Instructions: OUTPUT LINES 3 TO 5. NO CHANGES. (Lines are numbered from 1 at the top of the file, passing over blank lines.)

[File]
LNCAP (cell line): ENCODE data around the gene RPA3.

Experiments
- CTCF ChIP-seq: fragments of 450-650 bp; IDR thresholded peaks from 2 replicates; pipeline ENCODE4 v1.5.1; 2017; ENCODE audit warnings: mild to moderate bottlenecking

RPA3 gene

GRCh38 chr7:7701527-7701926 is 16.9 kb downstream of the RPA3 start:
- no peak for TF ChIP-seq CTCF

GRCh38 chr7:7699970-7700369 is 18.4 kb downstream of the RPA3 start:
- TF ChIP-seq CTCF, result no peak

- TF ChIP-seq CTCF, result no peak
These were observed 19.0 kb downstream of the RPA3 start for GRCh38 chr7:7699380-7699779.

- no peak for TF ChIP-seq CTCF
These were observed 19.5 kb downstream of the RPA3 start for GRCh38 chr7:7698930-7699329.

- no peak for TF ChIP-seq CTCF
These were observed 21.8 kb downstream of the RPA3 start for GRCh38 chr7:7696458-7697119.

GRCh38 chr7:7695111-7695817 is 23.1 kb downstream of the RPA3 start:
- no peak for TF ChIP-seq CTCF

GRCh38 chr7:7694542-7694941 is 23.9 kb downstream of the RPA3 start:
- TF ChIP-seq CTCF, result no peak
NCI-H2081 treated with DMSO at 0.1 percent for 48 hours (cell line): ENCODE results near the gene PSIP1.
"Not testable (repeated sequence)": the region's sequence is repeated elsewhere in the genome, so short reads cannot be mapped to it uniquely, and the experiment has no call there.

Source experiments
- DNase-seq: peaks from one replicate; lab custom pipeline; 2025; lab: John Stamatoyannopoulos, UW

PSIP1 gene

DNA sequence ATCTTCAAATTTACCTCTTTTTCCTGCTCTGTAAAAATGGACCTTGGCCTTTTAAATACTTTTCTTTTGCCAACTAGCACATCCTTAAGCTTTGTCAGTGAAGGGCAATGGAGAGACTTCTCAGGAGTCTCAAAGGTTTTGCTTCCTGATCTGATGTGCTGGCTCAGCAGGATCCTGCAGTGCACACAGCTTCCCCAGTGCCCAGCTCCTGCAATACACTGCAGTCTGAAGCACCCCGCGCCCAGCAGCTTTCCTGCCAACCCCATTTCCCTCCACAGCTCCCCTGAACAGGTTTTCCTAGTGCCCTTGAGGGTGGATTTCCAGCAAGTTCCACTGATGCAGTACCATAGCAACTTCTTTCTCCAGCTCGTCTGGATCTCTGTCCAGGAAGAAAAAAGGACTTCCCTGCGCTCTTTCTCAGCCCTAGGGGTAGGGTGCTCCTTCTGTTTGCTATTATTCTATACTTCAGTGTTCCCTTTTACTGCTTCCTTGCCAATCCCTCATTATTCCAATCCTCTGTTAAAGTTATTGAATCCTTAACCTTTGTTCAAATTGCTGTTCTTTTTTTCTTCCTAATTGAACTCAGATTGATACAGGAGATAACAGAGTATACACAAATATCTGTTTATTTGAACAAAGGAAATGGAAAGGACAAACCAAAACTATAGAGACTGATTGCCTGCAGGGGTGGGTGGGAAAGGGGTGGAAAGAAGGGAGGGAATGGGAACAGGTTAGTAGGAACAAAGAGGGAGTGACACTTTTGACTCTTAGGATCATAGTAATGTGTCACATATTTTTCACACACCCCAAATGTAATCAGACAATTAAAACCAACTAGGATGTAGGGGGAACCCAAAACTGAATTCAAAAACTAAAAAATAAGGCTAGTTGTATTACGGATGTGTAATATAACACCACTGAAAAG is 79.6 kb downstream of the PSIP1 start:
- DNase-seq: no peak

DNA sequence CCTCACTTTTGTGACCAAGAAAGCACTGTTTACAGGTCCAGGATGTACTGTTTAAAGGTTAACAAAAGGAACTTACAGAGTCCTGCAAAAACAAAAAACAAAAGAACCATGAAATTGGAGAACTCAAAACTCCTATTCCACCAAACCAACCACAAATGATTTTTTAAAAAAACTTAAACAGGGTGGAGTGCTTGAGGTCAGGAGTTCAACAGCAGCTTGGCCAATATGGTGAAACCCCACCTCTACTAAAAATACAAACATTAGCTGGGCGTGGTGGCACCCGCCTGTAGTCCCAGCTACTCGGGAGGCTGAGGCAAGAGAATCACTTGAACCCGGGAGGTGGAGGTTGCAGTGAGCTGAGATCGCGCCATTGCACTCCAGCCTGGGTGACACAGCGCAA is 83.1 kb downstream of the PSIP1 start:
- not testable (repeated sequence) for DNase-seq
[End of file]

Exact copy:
- CTCF ChIP-seq: fragments of 450-650 bp; IDR thresholded peaks from 2 replicates; pipeline ENCODE4 v1.5.1; 2017; ENCODE audit warnings: mild to moderate bottlenecking

RPA3 gene

GRCh38 chr7:7701527-7701926 is 16.9 kb downstream of the RPA3 start: